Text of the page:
The side of the pirates! How Pirates Stole the Metric System from America
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    Quote Originally Posted by [email protected] View Post
    Speaking of dumb redneck measurements, The fresh fruit packing biz learned me to estimate area pretty quickly: mile(1760yds) X mile =640acres, 1/2(880yds) x mile=320, 1/2 x 1/2=160, 1/2x1/4(440yds)=80, 1/4x1/4=40, 1/8(220yds)x1/4=20, 1/8x1/8=10, 1/16(100yds)x1/8=5, 1/16x1/16=2.5, 1/16x1/32(55yds)=1.25. Thus a redneck's football field is a touch more than an acre.
    Kinda big "touch"...

    (American) football field = 360 x 160 ft = 57,600 ft^2
    Acre = 660 x 66 ft = 43,560 ft^2 = 75% of a football field

    For the benefit of readers unfamiliar with ACS (American Customary Units)...

    The definition of an acre is a classic example of the nonsense that went into defining ACS. An acre is the amount of land a man can plow in a day. This became standardized to be an area a furlong in length by a chain wide. A furlong is an eighth of a mile (5280 / 8 ft) or ten chains (10 * 66 ft). Thus an acre is ten square chains.

    The chain itself is a little bundle of awkwardness. Used in surveying, it became necessary to divide the chain into smaller units. So the chain was divided into 100 links. 66 links might have made a modicum of sense but no, we now have a link that's 0.66 ft = 7.92 in long!
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    Quote Originally Posted by Frank S View Post
    They are wrong about the speed of light remaining constant in a vacuum light is effected by gravitational fields for one I think it was Feynman who lectured on the principals of light speed with varying time lapses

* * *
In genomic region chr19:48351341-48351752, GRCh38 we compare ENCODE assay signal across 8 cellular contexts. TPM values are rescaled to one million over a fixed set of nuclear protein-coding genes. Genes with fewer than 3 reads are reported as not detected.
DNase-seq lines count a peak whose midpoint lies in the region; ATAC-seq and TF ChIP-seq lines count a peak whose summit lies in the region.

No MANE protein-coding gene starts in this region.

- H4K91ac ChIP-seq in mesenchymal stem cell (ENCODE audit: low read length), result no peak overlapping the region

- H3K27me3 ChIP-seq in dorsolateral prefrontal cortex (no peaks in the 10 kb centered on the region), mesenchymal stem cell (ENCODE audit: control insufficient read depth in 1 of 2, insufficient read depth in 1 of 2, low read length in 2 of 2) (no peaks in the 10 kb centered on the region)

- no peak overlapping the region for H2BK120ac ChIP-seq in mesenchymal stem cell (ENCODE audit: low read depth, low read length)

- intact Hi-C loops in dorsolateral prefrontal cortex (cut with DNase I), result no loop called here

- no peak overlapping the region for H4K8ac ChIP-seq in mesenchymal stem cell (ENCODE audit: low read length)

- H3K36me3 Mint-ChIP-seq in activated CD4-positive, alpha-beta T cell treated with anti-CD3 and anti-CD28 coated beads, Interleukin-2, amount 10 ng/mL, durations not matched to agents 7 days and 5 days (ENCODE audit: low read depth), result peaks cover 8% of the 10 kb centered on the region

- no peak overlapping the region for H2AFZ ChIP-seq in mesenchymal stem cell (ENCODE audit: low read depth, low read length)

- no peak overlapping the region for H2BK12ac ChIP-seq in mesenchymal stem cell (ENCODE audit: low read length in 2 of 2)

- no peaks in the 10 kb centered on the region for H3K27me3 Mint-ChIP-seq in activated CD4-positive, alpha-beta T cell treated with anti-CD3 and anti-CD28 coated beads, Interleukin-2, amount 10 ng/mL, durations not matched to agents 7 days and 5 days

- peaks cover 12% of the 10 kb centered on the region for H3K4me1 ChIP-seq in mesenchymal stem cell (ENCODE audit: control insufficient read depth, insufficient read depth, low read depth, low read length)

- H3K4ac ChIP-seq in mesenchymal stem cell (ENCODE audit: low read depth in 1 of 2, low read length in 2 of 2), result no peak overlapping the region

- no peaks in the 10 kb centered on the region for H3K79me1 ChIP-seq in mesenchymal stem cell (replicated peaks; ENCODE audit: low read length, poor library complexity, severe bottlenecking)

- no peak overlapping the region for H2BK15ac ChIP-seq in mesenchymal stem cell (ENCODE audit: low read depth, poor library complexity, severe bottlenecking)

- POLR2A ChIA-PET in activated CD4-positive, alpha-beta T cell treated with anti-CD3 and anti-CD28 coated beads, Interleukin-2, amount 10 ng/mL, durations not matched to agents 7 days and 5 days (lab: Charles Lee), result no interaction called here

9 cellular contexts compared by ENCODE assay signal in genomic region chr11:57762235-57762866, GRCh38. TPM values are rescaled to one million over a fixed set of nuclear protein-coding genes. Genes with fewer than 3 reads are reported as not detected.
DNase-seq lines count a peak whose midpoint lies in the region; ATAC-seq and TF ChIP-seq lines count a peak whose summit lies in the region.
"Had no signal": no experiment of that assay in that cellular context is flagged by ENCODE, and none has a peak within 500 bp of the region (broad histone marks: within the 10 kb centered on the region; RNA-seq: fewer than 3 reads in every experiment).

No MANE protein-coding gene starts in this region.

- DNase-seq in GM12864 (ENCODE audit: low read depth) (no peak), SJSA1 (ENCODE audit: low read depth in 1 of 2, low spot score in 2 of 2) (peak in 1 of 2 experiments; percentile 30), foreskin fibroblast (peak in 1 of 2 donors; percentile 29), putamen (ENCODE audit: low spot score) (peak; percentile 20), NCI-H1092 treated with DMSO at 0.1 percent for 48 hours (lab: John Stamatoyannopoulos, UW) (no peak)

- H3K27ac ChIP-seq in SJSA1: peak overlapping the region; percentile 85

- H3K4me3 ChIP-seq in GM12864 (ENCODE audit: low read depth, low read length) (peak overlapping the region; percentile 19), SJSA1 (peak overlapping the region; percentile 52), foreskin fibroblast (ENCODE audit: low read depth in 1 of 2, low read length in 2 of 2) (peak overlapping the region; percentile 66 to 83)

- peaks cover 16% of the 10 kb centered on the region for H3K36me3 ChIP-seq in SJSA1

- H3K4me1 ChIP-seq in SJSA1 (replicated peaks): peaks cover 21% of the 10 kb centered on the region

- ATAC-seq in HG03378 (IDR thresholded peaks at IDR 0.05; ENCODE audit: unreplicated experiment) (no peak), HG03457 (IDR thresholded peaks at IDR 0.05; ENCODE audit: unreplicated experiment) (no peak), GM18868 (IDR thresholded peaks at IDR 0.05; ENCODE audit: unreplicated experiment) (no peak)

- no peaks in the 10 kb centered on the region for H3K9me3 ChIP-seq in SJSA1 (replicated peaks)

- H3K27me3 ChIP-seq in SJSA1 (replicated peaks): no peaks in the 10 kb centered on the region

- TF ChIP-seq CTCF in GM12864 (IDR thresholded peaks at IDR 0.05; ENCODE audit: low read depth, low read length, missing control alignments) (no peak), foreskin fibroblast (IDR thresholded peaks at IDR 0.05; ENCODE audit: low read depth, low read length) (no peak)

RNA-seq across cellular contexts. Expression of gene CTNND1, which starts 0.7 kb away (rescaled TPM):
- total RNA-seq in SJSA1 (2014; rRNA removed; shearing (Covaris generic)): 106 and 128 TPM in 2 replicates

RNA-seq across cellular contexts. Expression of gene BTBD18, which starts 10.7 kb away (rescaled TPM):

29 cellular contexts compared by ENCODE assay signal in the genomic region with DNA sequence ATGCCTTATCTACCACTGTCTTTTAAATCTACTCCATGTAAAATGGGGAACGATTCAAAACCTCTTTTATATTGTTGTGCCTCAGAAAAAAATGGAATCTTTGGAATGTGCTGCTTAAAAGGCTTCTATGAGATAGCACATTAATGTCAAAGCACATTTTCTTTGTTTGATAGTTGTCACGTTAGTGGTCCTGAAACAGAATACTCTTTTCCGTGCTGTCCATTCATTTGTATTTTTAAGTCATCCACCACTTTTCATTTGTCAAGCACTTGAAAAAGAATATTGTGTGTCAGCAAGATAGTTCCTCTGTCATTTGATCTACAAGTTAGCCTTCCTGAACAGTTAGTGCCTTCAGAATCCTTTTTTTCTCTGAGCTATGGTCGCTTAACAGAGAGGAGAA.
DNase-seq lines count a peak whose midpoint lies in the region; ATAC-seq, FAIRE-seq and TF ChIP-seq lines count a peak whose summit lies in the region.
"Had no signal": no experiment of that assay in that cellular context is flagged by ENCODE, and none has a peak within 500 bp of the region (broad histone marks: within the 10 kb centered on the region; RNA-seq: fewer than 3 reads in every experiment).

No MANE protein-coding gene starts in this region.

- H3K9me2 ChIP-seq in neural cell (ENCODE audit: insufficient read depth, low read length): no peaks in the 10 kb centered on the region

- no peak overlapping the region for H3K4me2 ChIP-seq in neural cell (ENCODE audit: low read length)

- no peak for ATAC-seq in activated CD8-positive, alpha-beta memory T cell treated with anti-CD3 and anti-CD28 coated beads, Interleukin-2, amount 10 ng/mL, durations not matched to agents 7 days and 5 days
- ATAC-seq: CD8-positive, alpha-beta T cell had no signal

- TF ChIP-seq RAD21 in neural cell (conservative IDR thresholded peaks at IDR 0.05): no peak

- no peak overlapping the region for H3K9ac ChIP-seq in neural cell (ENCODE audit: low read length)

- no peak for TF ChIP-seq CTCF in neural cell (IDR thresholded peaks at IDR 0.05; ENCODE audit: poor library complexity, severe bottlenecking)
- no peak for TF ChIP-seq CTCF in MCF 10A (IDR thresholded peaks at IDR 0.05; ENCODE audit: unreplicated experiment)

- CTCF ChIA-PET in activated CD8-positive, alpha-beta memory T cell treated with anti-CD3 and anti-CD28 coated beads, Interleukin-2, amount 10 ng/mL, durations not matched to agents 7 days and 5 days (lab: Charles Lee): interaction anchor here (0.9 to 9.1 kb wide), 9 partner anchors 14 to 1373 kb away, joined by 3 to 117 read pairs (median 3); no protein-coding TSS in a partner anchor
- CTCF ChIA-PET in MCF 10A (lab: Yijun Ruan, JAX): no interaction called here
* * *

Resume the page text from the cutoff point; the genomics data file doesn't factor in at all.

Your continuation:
To quote Richard Feynman "...there is also an amplitude for light to go faster (or slower) than the conventional speed of light. You found out in the last lecture that light doesn't go only in straight lines; now, you find out that it doesn't go only at the speed of light! It may surprise you that there is an amplitude for a photon to go at speeds faster or slower than the conventional speed, c."
    What this means to the redneck in me is that no matter who well defined some may think their unit of measurement is there will always be someone who will come along later or has previously debunked your absolutes.
    Frank S, you are obviously a clear thinker so please respond to my question regarding the speed of light that I have been asking every person of similar awareness as you for the last sixty years. That would be, the speed of light relative to what exactly? Nothing in the universe is stationary; therefore, the speed of light must be relative to the body emitting it. If that body is moving at, say 3,000 cubits per second relative to the nearest body of mass (which itself is also moving by the way), then the speed of the photons being emitted must be equal to their speed relative to the body emitting them added to the speed of the emitting body but only if the emitting body is moving in the opposite direction as the body of reference. I could carry that out quite a bit further but I save that of another time.

    I used cubits as a unit of measure because it is defined as from 17-1/2" to 20-6/10" which is accurate enough for me.

    Definition of kilogram, amp, and kelvin set to change forever-cubitdefinition.jpg

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    So, they've went and applied more than a little dab of science, to the suddenly atavistic constants we've grown to love, but rarely pay attention to.